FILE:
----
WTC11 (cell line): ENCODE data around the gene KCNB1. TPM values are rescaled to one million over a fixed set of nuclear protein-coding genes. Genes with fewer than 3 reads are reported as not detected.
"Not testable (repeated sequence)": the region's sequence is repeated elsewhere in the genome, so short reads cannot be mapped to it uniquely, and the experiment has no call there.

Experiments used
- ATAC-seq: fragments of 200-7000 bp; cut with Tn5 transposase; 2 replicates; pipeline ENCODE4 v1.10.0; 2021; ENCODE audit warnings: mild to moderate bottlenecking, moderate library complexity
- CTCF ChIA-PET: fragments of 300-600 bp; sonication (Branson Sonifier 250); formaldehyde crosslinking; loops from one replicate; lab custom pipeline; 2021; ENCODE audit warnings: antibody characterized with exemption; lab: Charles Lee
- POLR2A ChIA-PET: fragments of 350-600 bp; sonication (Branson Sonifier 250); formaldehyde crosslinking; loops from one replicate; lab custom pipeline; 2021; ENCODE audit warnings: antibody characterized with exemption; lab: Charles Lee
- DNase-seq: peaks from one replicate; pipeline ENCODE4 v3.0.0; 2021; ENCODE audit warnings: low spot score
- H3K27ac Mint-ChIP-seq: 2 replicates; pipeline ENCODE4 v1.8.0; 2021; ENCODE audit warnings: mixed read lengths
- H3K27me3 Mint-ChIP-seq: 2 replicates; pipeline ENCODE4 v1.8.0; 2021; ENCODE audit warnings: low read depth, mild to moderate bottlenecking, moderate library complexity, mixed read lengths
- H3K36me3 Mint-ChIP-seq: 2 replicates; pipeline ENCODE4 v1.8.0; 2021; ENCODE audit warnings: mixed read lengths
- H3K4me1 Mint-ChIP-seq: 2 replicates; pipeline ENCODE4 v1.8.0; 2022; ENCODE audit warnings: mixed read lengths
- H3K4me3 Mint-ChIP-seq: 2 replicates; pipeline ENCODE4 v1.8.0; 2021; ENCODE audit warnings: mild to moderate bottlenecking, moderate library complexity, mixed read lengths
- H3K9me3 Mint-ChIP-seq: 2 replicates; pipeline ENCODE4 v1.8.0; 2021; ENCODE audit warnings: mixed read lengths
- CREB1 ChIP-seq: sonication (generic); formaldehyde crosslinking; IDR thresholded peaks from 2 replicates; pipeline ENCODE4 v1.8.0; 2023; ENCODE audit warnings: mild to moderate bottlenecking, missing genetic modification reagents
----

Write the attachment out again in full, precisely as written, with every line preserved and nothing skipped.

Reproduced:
WTC11 (cell line): ENCODE data around the gene KCNB1. TPM values are rescaled to one million over a fixed set of nuclear protein-coding genes. Genes with fewer than 3 reads are reported as not detected.
"Not testable (repeated sequence)": the region's sequence is repeated elsewhere in the genome, so short reads cannot be mapped to it uniquely, and the experiment has no call there.

Experiments used
- ATAC-seq: fragments of 200-7000 bp; cut with Tn5 transposase; 2 replicates; pipeline ENCODE4 v1.10.0; 2021; ENCODE audit warnings: mild to moderate bottlenecking, moderate library complexity
- CTCF ChIA-PET: fragments of 300-600 bp; sonication (Branson Sonifier 250); formaldehyde crosslinking; loops from one replicate; lab custom pipeline; 2021; ENCODE audit warnings: antibody characterized with exemption; lab: Charles Lee
- POLR2A ChIA-PET: fragments of 350-600 bp; sonication (Branson Sonifier 250); formaldehyde crosslinking; loops from one replicate; lab custom pipeline; 2021; ENCODE audit warnings: antibody characterized with exemption; lab: Charles Lee
- DNase-seq: peaks from one replicate; pipeline ENCODE4 v3.0.0; 2021; ENCODE audit warnings: low spot score
- H3K27ac Mint-ChIP-seq: 2 replicates; pipeline ENCODE4 v1.8.0; 2021; ENCODE audit warnings: mixed read lengths
- H3K27me3 Mint-ChIP-seq: 2 replicates; pipeline ENCODE4 v1.8.0; 2021; ENCODE audit warnings: low read depth, mild to moderate bottlenecking, moderate library complexity, mixed read lengths
- H3K36me3 Mint-ChIP-seq: 2 replicates; pipeline ENCODE4 v1.8.0; 2021; ENCODE audit warnings: mixed read lengths
- H3K4me1 Mint-ChIP-seq: 2 replicates; pipeline ENCODE4 v1.8.0; 2022; ENCODE audit warnings: mixed read lengths
- H3K4me3 Mint-ChIP-seq: 2 replicates; pipeline ENCODE4 v1.8.0; 2021; ENCODE audit warnings: mild to moderate bottlenecking, moderate library complexity, mixed read lengths
- H3K9me3 Mint-ChIP-seq: 2 replicates; pipeline ENCODE4 v1.8.0; 2021; ENCODE audit warnings: mixed read lengths
- CREB1 ChIP-seq: sonication (generic); formaldehyde crosslinking; IDR thresholded peaks from 2 replicates; pipeline ENCODE4 v1.8.0; 2023; ENCODE audit warnings: mild to moderate bottlenecking, missing genetic modification reagents